Limited Conflicts Under the Nuclear Umbrella

Limited Conflicts Under the Nuclear Umbrella: Indian and Pakistani Lessons from the Kargil Crisis

Ashley J. Tellis
C. Christine Fair
Jamison Jo Medby
Copyright Date: 2001
Edition: 1
Published by: RAND Corporation
Pages: 108
https://www.jstor.org/stable/10.7249/mr1450usca
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  • Book Info
    Limited Conflicts Under the Nuclear Umbrella
    Book Description:

    This report examines the views of India and Pakistan on the significance ofPakistan_s foray into the Kargil-Dras sector in a limited war that has cometo be known as the Kargil conflict. The goal of the analysis is to assessboth combatants_ perceptions of the crisis, with a view to evaluating thepossibilities of future Kargil-like events and the implications of thelessons each country learned for stability in South Asia. The analysis isbased almost exclusively on Indian and Pakistani source materials.The Kargil crisis demonstrated that even the presence of nuclear weaponsmight not appreciably dampen security competition between the region_slargest states. However, the question remains of whether or not the Kargilwar represents a foretaste of future episodes of attempted nuclear coercionif India and Pakistan believe that their nuclear capabilities provide themthe immunity required to prosecute a range of military operations short ofall-out war.

    eISBN: 978-0-8330-3229-4
    Subjects: Political Science

Table of Contents

  1. Front Matter
    (pp. i-ii)
  2. PREFACE
    (pp. iii-iv)
  3. Table of Contents
    (pp. v-viii)
  4. SUMMARY
    (pp. ix-xii)
  5. ACKNOWLEDGMENTS
    (pp. xiii-xiv)
  6. INITIALISMS
    (pp. xv-xv)
  7. Chapter One INTRODUCTION
    (pp. 1-4)

    In the spring of 1999, the world slowly came to know of Pakistan’s foray into the Kargil-Dras sector in a limited war that has come to be known as the “Kargil conflict.” (India’s military response to this Pakistani adventure was codenamed OPERATION VIJAY.) Although the “real” reasons for Pakistan’s prosecution of the Kargil war cannot be discerned with any certainty right now, a variety of Pakistani writings and public statements suggest that Islamabad likely had several motivations: a desire to redeem itself after its humiliating defeat in the 1971 war with India; India’s occupation of the Siachen glacier; a desire...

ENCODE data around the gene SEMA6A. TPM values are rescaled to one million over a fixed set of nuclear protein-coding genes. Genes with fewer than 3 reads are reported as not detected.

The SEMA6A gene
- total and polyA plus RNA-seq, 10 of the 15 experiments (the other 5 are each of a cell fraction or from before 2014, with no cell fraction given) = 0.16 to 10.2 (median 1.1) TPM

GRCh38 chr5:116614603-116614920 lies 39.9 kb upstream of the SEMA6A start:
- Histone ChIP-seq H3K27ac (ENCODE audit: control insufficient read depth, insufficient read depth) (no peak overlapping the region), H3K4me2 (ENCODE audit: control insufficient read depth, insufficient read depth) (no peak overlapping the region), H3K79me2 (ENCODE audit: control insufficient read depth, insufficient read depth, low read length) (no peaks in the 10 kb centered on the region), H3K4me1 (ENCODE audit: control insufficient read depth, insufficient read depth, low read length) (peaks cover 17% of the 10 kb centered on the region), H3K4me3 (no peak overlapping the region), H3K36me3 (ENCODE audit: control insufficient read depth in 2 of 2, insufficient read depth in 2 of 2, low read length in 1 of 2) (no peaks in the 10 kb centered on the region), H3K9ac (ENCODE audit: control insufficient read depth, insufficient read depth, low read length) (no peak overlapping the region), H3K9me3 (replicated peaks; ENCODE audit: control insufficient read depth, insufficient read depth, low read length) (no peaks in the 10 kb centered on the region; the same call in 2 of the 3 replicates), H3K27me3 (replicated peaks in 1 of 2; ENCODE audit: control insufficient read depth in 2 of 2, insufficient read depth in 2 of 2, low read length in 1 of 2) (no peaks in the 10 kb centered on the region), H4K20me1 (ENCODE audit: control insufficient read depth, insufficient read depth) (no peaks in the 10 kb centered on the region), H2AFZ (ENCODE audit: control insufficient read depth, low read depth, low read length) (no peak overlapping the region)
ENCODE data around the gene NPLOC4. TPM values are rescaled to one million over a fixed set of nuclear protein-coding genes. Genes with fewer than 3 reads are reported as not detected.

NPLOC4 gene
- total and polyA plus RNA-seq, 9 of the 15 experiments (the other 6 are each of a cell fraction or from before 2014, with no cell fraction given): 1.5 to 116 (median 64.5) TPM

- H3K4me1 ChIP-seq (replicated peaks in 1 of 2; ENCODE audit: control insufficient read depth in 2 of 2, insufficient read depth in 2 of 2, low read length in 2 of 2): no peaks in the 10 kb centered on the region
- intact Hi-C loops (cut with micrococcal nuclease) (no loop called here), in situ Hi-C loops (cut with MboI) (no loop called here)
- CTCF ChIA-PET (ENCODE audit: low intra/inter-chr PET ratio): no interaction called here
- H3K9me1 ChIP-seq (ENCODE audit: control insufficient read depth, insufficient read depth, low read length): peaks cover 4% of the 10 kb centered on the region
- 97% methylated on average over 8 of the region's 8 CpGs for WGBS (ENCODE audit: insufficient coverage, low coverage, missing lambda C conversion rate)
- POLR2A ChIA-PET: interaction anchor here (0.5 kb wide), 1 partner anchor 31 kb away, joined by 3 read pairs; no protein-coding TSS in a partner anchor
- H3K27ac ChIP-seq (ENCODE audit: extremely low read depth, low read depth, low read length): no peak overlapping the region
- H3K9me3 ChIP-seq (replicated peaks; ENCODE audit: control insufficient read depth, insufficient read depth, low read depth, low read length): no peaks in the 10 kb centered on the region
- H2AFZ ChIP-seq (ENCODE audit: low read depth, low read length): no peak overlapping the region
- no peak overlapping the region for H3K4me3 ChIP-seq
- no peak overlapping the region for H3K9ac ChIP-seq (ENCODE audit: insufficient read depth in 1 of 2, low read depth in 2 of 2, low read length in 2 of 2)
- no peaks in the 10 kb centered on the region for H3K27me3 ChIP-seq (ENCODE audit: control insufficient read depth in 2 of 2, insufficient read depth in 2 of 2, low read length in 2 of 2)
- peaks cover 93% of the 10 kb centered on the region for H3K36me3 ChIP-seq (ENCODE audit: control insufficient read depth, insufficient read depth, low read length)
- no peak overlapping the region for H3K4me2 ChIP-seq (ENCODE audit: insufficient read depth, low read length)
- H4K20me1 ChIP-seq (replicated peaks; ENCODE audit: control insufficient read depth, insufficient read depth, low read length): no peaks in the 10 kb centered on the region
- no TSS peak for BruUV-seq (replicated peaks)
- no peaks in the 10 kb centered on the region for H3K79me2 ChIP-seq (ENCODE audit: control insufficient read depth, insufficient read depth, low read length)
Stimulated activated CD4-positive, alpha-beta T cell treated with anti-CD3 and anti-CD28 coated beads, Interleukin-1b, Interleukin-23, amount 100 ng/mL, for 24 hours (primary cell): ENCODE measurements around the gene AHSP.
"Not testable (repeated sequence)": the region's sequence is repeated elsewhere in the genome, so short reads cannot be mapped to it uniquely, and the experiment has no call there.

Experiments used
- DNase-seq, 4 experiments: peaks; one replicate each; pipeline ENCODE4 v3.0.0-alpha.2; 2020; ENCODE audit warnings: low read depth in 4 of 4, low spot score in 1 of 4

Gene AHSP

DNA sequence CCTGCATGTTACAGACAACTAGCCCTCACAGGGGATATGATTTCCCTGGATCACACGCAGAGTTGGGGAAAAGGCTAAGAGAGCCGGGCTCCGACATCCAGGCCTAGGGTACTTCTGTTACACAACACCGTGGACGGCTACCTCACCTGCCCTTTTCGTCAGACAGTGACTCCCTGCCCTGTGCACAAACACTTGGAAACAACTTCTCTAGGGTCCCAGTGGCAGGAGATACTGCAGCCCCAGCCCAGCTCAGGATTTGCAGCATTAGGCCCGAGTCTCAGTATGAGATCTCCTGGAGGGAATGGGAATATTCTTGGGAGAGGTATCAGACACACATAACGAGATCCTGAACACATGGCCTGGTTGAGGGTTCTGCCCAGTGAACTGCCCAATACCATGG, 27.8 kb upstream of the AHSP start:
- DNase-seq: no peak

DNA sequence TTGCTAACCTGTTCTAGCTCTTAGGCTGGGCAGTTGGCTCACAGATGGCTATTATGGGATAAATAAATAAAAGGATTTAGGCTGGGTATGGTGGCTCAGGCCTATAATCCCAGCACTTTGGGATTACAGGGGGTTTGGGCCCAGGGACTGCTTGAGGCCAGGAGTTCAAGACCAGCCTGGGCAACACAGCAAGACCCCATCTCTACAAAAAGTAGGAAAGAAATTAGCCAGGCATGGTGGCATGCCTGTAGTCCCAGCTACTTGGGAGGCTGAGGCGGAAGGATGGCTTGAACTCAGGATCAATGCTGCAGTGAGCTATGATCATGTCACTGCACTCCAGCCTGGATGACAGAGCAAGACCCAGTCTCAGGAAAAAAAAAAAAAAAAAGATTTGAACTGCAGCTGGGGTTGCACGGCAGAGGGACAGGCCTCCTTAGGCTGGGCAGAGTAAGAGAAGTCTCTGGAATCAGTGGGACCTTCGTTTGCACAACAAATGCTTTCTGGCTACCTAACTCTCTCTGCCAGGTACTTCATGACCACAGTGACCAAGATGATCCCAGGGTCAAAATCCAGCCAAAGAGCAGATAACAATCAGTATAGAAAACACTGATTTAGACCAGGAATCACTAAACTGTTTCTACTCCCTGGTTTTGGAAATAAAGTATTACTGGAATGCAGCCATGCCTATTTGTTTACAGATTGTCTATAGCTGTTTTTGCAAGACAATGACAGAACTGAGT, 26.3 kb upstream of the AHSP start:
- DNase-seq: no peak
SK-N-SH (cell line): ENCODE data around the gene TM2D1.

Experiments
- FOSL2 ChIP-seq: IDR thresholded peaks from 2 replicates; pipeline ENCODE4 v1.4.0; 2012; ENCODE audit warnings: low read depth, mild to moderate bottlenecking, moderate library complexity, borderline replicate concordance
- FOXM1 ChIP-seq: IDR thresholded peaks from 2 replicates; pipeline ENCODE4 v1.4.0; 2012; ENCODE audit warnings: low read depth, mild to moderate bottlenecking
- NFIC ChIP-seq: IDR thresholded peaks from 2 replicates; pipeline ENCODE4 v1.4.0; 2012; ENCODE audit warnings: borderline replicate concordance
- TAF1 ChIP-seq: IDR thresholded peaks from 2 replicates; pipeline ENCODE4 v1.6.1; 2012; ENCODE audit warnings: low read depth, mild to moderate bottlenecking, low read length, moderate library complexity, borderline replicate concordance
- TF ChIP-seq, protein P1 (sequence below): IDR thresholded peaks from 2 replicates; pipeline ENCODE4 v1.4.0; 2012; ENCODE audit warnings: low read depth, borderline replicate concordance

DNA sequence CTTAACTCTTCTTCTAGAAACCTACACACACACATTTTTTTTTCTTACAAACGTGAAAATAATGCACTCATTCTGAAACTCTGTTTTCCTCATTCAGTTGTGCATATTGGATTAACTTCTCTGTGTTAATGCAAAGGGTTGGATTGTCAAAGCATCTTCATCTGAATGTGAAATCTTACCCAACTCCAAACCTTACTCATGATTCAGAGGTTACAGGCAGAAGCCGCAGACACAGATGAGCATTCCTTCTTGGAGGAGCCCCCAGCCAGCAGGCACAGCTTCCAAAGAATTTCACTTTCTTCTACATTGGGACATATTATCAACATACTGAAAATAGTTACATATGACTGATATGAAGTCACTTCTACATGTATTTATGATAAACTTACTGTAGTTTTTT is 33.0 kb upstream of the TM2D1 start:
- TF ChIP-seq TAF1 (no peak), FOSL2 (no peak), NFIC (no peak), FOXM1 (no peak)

8. Chapter Two THE SIGNIFICANCE OF THE KARGIL CRISIS
    (pp. 5-28)

    The Kargil crisis had several layers of significance for both Pakistan and India, and generally these were very different for the two countries. For Pakistan, Kargil was significant primarily for the following reasons:

    While Pakistan appears to have concluded that Kargil-like¹ operations are not legitimate in the current international environment, violence in the form of low intensity conflict (LIC) continues to be seen as a legitimate tool for attaining political objectives.i

    Kargil was yet another example of the failure of Pakistan’s grand strategy. In Kargil, as in the 1965 and 1971 wars, Pakistan failed to comprehend that the international environment...

  9. Chapter Three KARGIL: LESSONS LEARNED ON BOTH SIDES
    (pp. 29-60)

    Our analysis elicited very different lessons learned for India and Pakistan. In the case of Pakistan, most of the lessons learned are strategic rather than operational or tactical in the military sense. This is in part because the open-source reporting of the operation generally denied the presence of Pakistani regulars, which necessarily precluded any open discussion of war-fighting lessons learned.¹ Generally, Pakistan does not have a rich tradition of open accounts of its military operations, which stands in some contrast to India’s more robust private—though not official—publishing industry on political-military affairs.

    For Pakistan, the apparent lessons learned from...

  10. Chapter Four OPTIONS FOR THE FUTURE
    (pp. 61-76)

    India and Pakistan are confronted by different futures as far as Kargil-like scenarios are concerned.

    Militarily, Islamabad can only afford to attempt calibrating the heat of the insurgency. This is the best of the poor choices available to Pakistan and is likely to be emphasized in accordance with the political circumstances of the day.

    Diplomatically, the peace initiative remains with India. Pakistan can only persist in its offer to participate in peace talks at any time, place, or level and pursue the benefits to its public image that may accrue from these efforts.

    In light of its failed grand strategy...

  11. Chapter Five CONCLUSION: KARGIL AND SOUTH ASIAN STABILITY
    (pp. 77-84)

    What impact has Kargil had on South Asian stability? This chapter seeks to answer this question briefly by revisiting earlier RAND work on deterrence breakdown in South Asia that was undertaken in 1994.¹ That work argued that in the foreseeable future, South Asia would experience a condition of “ugly stability”—that is, the persistence of unconventional conflicts—because conventional wars of either unlimited or limited aims had become either prohibitively costly or beyond the easy reach of both India and Pakistan for purposes of national policy. Further, owing to the presence of nuclear weapons, India and especially Pakistan would be...

  12. REFERENCES
    (pp. 85-92)